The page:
Friday, February 02, 2007

Just a Little Adjustment

Makes All the Difference in the World

I rode in a clinic with Patrice Edwards on Tuesday. I was an eye-opening experience.

First and foremost, Tucker was an angel. This may not seem significant, but to me, it was tremendous. So far, in his life, Tucker has been at two showgrounds, one indoor arena, and home with me. Yes, he did spend several weeks with Kenny Harlow in Virginia, but that was not the cure-all for his bad behavior in strange places. Frankly, he could get quite scary, and I was worried as to how he would behave in a new place with only minimal preparation.

While my friend Stacie was still having her lesson, I was able to lead him around the arena a few times. He only startled at a door with a window in one corner, but otherwise seemed more curious than afraid. I mounted up and began to ride him a bit. Twice he made his head tossing, front leg strike, little squeally buck threat but he also let me quickly correct him. Then he was fine. After about five minutes I tried trotting and aside from trying to join Stacie's horse on his circle by running a little into the outside rein, he settled in nicely.

By the time Patrice was ready for me, he was a perfect gentleman.

Here's where the real fun begins. Patrice complimented me for working with Thoroughbreds. Apparently many people just don't want to bother. I told her about Tucker's wicked buck and she had an interesting insight.

Because Tucker has a short back, bucking is very easy for him--something my trainer Chris had told me before. Then Patrice pointed out how the saddle was just nearing his 18th vertebra--where the ribcage ends--and how pressure at that point can jam the horse's back and create, as she termed it, "a pretty vicious buck." Furthermore, when the horse is tense, his muscles contract, shortening the back more, so that it is even more likely that his rider will end up sitting close to or on to that sensitive spot. So, a tendency to sit back when he is tightening his back will only exacerbate his desire to buck. I laughed and said, "I guess that's all the more reason to sit in the front of the saddle."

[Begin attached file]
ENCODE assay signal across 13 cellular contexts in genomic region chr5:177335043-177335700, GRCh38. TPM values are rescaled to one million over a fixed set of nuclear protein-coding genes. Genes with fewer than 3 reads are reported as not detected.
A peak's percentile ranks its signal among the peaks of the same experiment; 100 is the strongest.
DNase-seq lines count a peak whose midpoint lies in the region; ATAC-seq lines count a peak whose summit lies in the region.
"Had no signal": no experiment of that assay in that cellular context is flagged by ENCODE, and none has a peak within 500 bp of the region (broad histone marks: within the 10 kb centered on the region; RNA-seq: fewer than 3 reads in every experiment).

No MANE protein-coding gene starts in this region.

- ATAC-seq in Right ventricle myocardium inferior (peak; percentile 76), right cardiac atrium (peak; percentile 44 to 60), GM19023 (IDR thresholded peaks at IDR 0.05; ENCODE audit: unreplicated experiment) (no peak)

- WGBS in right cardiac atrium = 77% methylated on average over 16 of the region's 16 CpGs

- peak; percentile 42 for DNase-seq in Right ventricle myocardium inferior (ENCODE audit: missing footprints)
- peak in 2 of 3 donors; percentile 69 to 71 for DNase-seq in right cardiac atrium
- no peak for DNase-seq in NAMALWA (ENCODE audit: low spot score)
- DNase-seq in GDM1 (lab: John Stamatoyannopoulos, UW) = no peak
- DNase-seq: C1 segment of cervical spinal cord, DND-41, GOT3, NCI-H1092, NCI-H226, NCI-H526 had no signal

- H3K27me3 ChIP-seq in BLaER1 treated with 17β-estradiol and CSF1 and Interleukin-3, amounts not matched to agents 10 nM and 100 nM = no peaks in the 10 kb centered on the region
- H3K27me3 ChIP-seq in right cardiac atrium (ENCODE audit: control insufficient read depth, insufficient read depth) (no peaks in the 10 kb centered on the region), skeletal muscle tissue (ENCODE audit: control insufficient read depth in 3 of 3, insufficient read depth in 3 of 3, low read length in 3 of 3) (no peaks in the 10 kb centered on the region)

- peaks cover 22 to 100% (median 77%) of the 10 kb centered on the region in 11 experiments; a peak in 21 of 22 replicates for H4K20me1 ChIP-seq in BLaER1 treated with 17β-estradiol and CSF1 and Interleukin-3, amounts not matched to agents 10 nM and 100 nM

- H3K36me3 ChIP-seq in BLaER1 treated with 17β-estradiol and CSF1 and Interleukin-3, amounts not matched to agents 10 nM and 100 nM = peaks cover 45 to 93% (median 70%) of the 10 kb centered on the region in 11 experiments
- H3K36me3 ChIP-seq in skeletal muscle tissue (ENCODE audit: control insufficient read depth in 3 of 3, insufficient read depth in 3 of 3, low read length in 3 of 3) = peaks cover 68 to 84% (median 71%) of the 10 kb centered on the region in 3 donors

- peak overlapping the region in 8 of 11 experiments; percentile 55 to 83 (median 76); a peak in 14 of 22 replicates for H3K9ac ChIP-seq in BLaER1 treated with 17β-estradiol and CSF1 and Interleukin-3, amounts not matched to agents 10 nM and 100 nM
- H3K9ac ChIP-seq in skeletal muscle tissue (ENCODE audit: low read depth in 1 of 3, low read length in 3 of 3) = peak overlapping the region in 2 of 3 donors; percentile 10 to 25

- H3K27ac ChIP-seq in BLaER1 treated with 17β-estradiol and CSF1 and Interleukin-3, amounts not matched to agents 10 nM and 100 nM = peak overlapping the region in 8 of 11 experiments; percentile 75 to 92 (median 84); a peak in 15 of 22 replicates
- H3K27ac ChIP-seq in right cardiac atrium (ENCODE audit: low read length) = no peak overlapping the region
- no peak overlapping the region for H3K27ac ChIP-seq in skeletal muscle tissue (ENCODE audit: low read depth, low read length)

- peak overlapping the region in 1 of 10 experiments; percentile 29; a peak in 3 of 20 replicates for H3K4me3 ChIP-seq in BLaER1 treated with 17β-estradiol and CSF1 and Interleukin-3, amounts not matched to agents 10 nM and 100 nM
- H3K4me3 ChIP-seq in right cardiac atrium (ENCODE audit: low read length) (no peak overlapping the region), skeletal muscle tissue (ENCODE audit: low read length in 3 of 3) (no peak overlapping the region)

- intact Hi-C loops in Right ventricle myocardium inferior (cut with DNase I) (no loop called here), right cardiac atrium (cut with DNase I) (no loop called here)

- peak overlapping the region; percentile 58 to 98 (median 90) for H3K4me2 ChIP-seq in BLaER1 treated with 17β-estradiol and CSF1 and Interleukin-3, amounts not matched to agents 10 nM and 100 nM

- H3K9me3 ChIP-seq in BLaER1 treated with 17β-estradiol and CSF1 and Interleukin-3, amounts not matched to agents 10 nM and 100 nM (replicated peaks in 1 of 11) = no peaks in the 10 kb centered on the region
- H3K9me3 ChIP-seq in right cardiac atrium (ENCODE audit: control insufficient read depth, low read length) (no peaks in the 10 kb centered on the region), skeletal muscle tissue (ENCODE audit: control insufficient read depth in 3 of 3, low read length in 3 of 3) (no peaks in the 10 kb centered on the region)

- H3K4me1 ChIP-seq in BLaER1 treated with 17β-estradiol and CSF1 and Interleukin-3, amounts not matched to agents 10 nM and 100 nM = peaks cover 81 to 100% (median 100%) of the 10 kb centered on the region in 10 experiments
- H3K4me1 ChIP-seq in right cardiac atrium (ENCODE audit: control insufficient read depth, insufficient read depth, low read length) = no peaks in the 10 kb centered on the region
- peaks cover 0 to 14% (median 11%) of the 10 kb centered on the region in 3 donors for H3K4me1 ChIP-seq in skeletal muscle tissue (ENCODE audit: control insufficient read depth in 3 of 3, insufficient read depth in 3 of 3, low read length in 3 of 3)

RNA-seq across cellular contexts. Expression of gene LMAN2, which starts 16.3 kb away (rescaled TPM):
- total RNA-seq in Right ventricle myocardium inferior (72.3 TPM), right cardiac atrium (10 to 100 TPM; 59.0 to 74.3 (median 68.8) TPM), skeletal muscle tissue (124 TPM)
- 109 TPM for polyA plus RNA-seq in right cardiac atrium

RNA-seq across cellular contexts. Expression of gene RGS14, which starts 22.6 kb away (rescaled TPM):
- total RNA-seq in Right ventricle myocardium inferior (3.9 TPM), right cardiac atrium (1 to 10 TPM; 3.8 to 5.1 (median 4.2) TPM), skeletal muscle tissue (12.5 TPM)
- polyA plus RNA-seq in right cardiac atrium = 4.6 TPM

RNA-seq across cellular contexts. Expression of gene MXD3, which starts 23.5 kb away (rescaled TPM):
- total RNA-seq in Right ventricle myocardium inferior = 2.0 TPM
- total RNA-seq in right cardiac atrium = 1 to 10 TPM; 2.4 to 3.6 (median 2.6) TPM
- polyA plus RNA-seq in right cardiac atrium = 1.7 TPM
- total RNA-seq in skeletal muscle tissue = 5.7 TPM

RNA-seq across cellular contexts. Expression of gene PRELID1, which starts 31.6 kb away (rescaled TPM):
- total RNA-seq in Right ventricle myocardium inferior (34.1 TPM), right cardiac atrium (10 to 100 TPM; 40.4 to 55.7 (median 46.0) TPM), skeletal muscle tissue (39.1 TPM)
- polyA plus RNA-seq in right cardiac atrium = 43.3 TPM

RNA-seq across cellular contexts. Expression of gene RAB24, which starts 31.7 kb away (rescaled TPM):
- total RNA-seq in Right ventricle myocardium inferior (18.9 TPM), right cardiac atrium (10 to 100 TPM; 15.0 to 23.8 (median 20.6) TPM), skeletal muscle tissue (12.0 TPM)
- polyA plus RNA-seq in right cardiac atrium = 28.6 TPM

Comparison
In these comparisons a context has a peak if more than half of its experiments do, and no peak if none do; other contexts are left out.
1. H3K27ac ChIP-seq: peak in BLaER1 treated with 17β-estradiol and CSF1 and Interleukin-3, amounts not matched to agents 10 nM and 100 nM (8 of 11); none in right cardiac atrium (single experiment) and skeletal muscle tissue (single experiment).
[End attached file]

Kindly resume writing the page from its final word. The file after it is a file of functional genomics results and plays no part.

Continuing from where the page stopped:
Once that was established, Patrice began working on my position. I haven't had a lesson in months and even then, Chris does not work much on my position, concentrating instead on the horse. I knew I had gotten sloppy, but I did not know how making some subtle corrections would make so much difference in Tucker's way of going.

Patrice explained that he needed to stretch his back muscles. I have always asked him to go down and round, but apparently, his conformation will do much better with a more stretched out, foreward and not so low posture. Luckily, all the training I've done with him paid off here, because I was able to easily put him in the frame Patrice suggested and just as easily keep him there.

I wish fixing my own posture was a similar piece of cake. Again, I am not far off correct, but just enough so that I have to keep reminding myself of just where all my body pieces have to be.

A gifted teacher, Patrice does have all kinds of simple, clear ways of explaining what's correct as well as ways to help the rider remember when she is not there. My leg needs to be stretched longer and more foreward in the thigh. I need to focus on keeping my shoulders up and back. And I need to close my elbows at my side. Absorbing the horse's movement through a flexible pelvis was not too much of an issue once I corrected my leg. I do need to think a bit of more lateral movement at the trot and a kind of "oval" rotation at the canter. Otherwise, all is well.

One of the more interesting concepts I haven't quite grasped yet is "feeling the horse's lips" at the top of my hand instead of his bars at the bottom. While I do understand the concept, I'm not yet sure I have a handle on the execution. If the ground is thawed tonight, I need to get on and think about this one a bit until I can actually feel what's happening.

Because she knew I had a lot of riding/training experience under my belt, Patrice finished us up with the "canter plie" exercise. Once more, I was absolutely delighted with Tucker's responsiveness to my aids.

The idea here is to canter in a circle. Then, ride up the center line and ask for a leg yield movement. Since the horse can't acutally leg yield at the canter, he should step under a bit more with the leading hind leg and then, you push him foreward, increasing the hind end engagement.

So, canter on the right lead. Leg yield to the left, and when the right hind steps over a little, engage forward.

We worked both reins at this, and even though Patrice thought Tucker would be more difficult on the left lead, he picked it up very quickly and in short order, we were done schooling.

Patrice also said that since Thoroughbreds muscle up very quickly, it was important that I not drill him too much on exercises. She does not want him to develop too much bulky, inflexible muscle but rather more elastic muscling created by variation.

I was delightful to find Tucker moving more freely when I made adjustments to my seat and posture. I was also revealing to find how much better he was at going softly forward when the stretch was modifed to a more level elevation.

But best of all, it was marvelous to have him so well behaved, attentive, and utterly responsive to my slightest aids. It made everything so easy.

Could I be more pleased? Unlikely. The kid was a star!!

1 comment:

  1. that sounds really good and positive, well worth the trip! carrot for the lad, i expect, as well!